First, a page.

Last week the Office of Management and Budget Office of Information and Regulatory Affairs published the Fall 2013 Current Regulatory Plan and the Unified Agenda of Regulatory and Deregulatory Actions, a twice-yearly summary of regulatory priorities as determined by each executive agency.
EPA’s Fall 2013 Statement of Priorities is notable for what makes the list, but especially so for what is left off it. The agency’s priorities are:
- making a visible difference in communities across the country;
- addressing climate change and improving air quality;
- taking action on toxics and chemical safety;
- protecting water: a precious, limited resource;
- launching a new era of state, tribal and local partnership; and
- working toward a sustainable future.
The first priority—“making a visible difference in communities across the country”—sounds scary to me. I’d rather not encounter EPA meddlers like Walter Peck. Keep the green police out of my neighborhood.
EPA’s second priority—“addressing climate change and improving air quality”—is misleading, because the agency itself concedes that its climate change regulations won’t engender a discernible difference,** due to the fact that the preponderance of present and future emissions originate in other countries where EPA has no authority.
The third priority—“taking action on toxics and chemical safety”—also is cause for suspicion, given that EPA’s foremost action on toxics to date, the 2012 Mercury and Air Toxics Standard, was an absurd, politically motivated regulation that cost $10 billion/year, in order to protect a supposed population of fisherwomen who consume 200 pounds of self-caught fish, from exclusively the most polluted freshwater bodies, during their pregnancies.
The fourth priority—“protecting water: a precious, limited resource”—is, in fact, a raw power grab.
The fifth priority—“launching a new era of state, tribal and local partnership”—is Orwellian boilerplate, as it imparts the opposite of reality. In fact, this administration’s EPA has seized the States’ rightful priorities under the cooperative federalism scheme of environmental regulation created by Congress.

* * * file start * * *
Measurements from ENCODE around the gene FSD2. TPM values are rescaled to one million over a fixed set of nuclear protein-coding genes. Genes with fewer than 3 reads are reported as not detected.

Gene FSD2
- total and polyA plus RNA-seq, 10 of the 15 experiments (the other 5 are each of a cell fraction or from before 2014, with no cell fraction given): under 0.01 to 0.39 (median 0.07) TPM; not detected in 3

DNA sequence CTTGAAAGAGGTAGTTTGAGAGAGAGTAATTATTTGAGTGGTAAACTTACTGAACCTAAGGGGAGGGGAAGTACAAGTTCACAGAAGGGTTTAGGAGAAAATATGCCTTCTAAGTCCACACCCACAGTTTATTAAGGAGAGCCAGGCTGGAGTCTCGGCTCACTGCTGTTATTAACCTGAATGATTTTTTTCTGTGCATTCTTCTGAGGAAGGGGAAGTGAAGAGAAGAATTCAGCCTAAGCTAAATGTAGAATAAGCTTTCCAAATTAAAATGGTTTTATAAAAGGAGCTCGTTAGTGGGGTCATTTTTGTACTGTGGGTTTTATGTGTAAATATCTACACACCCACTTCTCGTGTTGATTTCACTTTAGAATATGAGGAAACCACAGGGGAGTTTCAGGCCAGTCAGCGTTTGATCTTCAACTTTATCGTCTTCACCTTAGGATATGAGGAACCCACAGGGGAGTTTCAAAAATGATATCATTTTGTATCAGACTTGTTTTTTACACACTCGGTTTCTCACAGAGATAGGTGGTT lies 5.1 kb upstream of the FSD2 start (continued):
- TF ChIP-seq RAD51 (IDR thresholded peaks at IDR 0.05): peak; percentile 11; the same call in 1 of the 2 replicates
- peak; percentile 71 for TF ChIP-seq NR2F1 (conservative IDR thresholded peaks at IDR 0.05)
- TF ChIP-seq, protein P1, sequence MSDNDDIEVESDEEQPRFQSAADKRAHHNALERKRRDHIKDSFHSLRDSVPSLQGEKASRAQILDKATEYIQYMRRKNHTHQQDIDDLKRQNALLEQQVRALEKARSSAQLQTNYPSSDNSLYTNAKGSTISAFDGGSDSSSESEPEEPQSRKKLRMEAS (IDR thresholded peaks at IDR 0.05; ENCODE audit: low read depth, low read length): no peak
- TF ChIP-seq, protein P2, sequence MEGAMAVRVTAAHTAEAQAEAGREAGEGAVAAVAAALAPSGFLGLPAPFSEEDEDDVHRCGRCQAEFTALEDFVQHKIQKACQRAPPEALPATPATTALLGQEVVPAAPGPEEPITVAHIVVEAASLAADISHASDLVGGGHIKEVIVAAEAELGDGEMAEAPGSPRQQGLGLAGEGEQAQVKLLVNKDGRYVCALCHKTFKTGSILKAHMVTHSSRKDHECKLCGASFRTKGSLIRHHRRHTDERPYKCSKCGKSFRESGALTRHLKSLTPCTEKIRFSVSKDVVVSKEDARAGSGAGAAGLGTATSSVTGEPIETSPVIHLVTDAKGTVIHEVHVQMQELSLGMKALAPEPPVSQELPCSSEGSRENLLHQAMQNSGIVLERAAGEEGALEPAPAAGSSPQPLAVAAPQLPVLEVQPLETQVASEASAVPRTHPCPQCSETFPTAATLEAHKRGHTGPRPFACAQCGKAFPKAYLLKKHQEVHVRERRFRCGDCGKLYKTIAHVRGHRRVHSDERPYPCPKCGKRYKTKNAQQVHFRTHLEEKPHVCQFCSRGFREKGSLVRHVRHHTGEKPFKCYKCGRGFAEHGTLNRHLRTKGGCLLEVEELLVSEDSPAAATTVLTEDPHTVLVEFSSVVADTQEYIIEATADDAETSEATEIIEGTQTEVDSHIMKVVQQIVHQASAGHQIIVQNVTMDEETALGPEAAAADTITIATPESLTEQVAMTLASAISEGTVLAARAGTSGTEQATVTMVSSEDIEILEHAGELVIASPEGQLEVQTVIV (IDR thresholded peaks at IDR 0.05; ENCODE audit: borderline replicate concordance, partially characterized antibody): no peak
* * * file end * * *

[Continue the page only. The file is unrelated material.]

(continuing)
And the sixth priority—“ working toward a sustainable future”—is empty enviro’ mumbo-jumbo.
So, EPA’s 2013 Statement of Priorities is a mess, establishing goals that range from frightening to pointless. However, the truly noteworthy aspect of the list is what it omits: Namely, an EPA priority along the lines of “doing our job.” As I explain in a recent paper, EPA has a woeful record meeting statutory deadlines for regulatory action, which are the agency’s priorities as dictated by Congress. Since 1993, for example, 98 percent of EPA regulations (196 out of 200) pursuant to three core Clean Air Act programs were promulgated late, by an average of 2,072 days after their respective statutorily defined deadlines.
Rather than abide by the mushy list enumerated in the Unified Agenda, it would be far better if the agency gave priority to effectuating the will of the nation’s elected representatives. That is, it would be ideal if the agency deigned to do its job.
** Consider the following exchange between Rep. Mike Pompeo (R-Kansas) and EPA Administrator Gina McCarthy during a September 18 House Energy and Commerce Committee hearing, in which she concedes that none of EPA’s climate regulations will have a discernible impact on the climate.
Rep. Pompeo: And on your website you have 26 indicators use for tracking climate change. They identify various impacts of climate change, so you would believe that the purpose of these rules is the impact of those 26 indicators, right? So, you put a good greenhouse gas rule in place, you’ll get a good outcome on at least some or all of those 26 indicators…Do you think it’d be reasonable taking the regulations you promulgate and link them to those 26 indicators that you have on your website?
Administrator McCarthy: No, as … It’s unlikely that any specific one step is going to be seen as having a visible impact on any of those impacts, a visible change in any of those impacts.